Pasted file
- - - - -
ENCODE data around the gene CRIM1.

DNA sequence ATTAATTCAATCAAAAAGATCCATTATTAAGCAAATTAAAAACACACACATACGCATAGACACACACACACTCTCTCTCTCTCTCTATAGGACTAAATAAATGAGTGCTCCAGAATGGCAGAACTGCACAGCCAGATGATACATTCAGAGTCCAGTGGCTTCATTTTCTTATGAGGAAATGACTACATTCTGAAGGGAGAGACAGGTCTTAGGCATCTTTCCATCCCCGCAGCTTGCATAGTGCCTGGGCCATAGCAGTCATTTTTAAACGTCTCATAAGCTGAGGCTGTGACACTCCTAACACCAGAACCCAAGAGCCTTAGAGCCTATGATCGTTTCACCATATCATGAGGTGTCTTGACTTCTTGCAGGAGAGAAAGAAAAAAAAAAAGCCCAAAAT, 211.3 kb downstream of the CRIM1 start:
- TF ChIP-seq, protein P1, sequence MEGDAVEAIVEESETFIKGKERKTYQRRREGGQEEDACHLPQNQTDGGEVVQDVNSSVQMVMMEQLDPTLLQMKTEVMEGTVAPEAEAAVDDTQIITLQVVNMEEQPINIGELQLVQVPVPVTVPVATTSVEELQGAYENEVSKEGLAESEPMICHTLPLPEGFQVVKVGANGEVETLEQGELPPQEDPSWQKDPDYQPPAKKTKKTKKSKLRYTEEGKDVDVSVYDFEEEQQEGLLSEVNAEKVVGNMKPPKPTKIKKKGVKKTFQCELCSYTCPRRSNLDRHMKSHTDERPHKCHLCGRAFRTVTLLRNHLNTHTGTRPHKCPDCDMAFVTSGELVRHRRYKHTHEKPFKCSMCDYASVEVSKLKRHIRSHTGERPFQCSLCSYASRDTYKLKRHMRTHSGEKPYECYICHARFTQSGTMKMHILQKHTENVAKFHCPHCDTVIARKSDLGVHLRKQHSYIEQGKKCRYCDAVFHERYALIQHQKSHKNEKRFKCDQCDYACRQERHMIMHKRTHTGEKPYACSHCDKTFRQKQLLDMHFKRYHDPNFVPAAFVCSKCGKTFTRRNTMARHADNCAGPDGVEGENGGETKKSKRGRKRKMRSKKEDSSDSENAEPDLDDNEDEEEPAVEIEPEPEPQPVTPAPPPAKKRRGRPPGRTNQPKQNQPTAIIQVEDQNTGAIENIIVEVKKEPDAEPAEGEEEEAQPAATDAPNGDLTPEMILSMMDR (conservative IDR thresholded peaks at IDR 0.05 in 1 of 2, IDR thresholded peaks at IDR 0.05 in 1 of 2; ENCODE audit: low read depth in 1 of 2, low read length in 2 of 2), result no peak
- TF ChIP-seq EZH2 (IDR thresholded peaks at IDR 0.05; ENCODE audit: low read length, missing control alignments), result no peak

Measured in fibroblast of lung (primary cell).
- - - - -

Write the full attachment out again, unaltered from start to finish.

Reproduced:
ENCODE data around the gene CRIM1.

DNA sequence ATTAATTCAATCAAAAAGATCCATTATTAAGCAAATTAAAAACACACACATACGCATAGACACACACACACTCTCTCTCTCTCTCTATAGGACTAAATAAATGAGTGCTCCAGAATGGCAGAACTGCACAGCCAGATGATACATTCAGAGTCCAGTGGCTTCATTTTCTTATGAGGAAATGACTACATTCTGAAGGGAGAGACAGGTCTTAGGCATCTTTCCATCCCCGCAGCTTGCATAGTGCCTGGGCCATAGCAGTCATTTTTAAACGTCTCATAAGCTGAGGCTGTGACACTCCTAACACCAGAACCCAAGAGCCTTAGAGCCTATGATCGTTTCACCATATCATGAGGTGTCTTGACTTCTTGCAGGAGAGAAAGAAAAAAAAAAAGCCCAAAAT, 211.3 kb downstream of the CRIM1 start:
- TF ChIP-seq, protein P1, sequence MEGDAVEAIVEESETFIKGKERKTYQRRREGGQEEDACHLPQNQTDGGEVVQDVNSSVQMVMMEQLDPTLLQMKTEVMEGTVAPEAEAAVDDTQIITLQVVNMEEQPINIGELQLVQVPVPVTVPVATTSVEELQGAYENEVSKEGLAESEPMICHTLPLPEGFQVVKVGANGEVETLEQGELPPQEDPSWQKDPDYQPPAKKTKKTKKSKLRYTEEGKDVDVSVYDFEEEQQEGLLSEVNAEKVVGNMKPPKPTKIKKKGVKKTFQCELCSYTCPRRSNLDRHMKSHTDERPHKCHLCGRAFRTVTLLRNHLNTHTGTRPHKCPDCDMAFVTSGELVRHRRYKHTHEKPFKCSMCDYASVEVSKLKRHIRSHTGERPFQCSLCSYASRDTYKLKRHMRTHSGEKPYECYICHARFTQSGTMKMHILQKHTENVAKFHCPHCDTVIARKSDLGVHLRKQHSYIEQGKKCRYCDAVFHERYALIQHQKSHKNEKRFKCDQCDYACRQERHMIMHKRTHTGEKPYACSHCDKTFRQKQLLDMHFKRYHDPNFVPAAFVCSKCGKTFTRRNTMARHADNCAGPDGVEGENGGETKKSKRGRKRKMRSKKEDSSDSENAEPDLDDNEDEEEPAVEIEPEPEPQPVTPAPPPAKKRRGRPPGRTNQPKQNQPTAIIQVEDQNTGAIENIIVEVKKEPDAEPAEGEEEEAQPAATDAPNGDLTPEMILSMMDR (conservative IDR thresholded peaks at IDR 0.05 in 1 of 2, IDR thresholded peaks at IDR 0.05 in 1 of 2; ENCODE audit: low read depth in 1 of 2, low read length in 2 of 2), result no peak
- TF ChIP-seq EZH2 (IDR thresholded peaks at IDR 0.05; ENCODE audit: low read length, missing control alignments), result no peak

Measured in fibroblast of lung (primary cell).